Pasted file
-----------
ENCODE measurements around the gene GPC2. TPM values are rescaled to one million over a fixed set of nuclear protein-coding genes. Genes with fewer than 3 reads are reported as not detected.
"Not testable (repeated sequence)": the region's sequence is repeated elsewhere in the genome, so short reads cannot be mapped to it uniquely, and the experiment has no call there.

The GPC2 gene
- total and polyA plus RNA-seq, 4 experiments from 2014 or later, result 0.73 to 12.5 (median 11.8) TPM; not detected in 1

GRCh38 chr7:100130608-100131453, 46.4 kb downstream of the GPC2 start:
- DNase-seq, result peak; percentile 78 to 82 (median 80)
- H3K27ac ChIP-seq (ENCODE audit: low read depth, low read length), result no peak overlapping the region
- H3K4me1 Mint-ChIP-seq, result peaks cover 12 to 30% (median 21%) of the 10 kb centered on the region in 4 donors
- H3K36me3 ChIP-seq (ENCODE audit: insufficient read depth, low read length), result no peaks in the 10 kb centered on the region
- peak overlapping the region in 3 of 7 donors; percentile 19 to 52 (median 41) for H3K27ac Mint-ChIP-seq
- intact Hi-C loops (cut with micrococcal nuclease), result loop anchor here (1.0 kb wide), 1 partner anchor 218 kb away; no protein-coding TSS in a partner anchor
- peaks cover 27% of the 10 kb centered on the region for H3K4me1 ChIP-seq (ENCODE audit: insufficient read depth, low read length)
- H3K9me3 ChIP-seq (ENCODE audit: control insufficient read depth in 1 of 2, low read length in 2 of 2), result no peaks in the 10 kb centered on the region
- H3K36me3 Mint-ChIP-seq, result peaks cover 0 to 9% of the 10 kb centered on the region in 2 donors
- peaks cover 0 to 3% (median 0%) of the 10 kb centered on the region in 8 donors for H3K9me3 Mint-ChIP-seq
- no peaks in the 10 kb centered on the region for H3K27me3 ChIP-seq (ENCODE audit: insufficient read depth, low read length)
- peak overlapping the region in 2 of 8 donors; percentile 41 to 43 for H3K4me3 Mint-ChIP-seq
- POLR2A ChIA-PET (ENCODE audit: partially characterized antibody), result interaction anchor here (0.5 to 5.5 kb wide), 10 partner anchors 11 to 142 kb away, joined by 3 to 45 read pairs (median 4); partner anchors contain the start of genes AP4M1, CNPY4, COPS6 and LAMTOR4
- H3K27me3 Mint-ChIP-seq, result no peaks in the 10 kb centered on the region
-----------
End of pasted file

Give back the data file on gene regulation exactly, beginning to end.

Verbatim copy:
ENCODE measurements around the gene GPC2. TPM values are rescaled to one million over a fixed set of nuclear protein-coding genes. Genes with fewer than 3 reads are reported as not detected.
"Not testable (repeated sequence)": the region's sequence is repeated elsewhere in the genome, so short reads cannot be mapped to it uniquely, and the experiment has no call there.

The GPC2 gene
- total and polyA plus RNA-seq, 4 experiments from 2014 or later, result 0.73 to 12.5 (median 11.8) TPM; not detected in 1

GRCh38 chr7:100130608-100131453, 46.4 kb downstream of the GPC2 start:
- DNase-seq, result peak; percentile 78 to 82 (median 80)
- H3K27ac ChIP-seq (ENCODE audit: low read depth, low read length), result no peak overlapping the region
- H3K4me1 Mint-ChIP-seq, result peaks cover 12 to 30% (median 21%) of the 10 kb centered on the region in 4 donors
- H3K36me3 ChIP-seq (ENCODE audit: insufficient read depth, low read length), result no peaks in the 10 kb centered on the region
- peak overlapping the region in 3 of 7 donors; percentile 19 to 52 (median 41) for H3K27ac Mint-ChIP-seq
- intact Hi-C loops (cut with micrococcal nuclease), result loop anchor here (1.0 kb wide), 1 partner anchor 218 kb away; no protein-coding TSS in a partner anchor
- peaks cover 27% of the 10 kb centered on the region for H3K4me1 ChIP-seq (ENCODE audit: insufficient read depth, low read length)
- H3K9me3 ChIP-seq (ENCODE audit: control insufficient read depth in 1 of 2, low read length in 2 of 2), result no peaks in the 10 kb centered on the region
- H3K36me3 Mint-ChIP-seq, result peaks cover 0 to 9% of the 10 kb centered on the region in 2 donors
- peaks cover 0 to 3% (median 0%) of the 10 kb centered on the region in 8 donors for H3K9me3 Mint-ChIP-seq
- no peaks in the 10 kb centered on the region for H3K27me3 ChIP-seq (ENCODE audit: insufficient read depth, low read length)
- peak overlapping the region in 2 of 8 donors; percentile 41 to 43 for H3K4me3 Mint-ChIP-seq
- POLR2A ChIA-PET (ENCODE audit: partially characterized antibody), result interaction anchor here (0.5 to 5.5 kb wide), 10 partner anchors 11 to 142 kb away, joined by 3 to 45 read pairs (median 4); partner anchors contain the start of genes AP4M1, CNPY4, COPS6 and LAMTOR4
- H3K27me3 Mint-ChIP-seq, result no peaks in the 10 kb centered on the region